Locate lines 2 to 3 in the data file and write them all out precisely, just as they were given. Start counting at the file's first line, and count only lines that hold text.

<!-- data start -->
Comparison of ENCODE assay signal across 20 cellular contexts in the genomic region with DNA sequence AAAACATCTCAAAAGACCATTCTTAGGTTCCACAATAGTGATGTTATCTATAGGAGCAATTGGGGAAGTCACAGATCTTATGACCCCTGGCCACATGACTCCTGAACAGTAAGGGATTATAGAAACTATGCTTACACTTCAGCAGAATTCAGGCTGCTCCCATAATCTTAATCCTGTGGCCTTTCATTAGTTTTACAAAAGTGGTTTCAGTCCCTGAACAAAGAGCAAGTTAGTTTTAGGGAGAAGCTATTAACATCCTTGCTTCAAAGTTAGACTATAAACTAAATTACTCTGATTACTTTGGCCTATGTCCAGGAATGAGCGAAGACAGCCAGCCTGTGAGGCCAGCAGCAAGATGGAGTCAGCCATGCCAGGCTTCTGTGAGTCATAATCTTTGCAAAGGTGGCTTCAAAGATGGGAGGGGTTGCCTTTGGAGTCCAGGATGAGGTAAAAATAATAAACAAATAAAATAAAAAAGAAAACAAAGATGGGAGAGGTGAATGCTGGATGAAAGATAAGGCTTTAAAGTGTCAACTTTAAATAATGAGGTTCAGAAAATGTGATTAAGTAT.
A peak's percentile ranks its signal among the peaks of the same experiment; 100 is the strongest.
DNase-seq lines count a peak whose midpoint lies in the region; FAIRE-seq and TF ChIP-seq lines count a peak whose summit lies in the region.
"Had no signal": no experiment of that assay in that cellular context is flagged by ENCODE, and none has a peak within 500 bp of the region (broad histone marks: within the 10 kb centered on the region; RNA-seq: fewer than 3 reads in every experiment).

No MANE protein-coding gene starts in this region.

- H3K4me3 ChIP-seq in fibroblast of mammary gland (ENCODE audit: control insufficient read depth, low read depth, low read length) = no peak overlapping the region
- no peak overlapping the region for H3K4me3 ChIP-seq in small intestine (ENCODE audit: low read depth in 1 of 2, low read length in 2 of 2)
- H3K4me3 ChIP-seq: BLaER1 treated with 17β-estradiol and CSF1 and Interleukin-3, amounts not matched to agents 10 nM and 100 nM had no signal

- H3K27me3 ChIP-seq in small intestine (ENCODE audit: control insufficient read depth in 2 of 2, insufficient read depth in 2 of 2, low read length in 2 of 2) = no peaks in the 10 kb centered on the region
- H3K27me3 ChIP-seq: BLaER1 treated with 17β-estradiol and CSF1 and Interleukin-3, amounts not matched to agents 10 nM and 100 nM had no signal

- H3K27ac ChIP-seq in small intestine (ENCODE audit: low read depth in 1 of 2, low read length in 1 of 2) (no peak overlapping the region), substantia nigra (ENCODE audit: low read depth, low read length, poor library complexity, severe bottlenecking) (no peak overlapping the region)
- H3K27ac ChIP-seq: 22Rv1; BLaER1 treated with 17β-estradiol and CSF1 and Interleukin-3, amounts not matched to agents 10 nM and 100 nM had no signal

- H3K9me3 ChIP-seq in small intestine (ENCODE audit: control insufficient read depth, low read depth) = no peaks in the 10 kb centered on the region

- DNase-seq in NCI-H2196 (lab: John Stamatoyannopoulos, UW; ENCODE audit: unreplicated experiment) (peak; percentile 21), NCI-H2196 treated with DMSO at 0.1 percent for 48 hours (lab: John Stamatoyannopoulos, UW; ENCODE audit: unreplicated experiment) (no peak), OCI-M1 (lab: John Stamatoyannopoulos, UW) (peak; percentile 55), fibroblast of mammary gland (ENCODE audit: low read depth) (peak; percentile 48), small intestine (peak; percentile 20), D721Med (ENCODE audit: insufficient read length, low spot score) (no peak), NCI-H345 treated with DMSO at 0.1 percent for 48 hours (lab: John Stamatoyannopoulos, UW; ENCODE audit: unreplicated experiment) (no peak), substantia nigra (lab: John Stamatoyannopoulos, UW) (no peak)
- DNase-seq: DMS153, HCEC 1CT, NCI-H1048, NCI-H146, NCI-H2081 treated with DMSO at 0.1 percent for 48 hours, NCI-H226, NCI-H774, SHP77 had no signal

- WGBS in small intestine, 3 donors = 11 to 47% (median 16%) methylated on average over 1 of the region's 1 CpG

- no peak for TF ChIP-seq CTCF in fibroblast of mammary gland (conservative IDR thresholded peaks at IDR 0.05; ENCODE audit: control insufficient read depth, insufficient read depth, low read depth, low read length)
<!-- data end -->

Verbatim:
A peak's percentile ranks its signal among the peaks of the same experiment; 100 is the strongest.
DNase-seq lines count a peak whose midpoint lies in the region; FAIRE-seq and TF ChIP-seq lines count a peak whose summit lies in the region.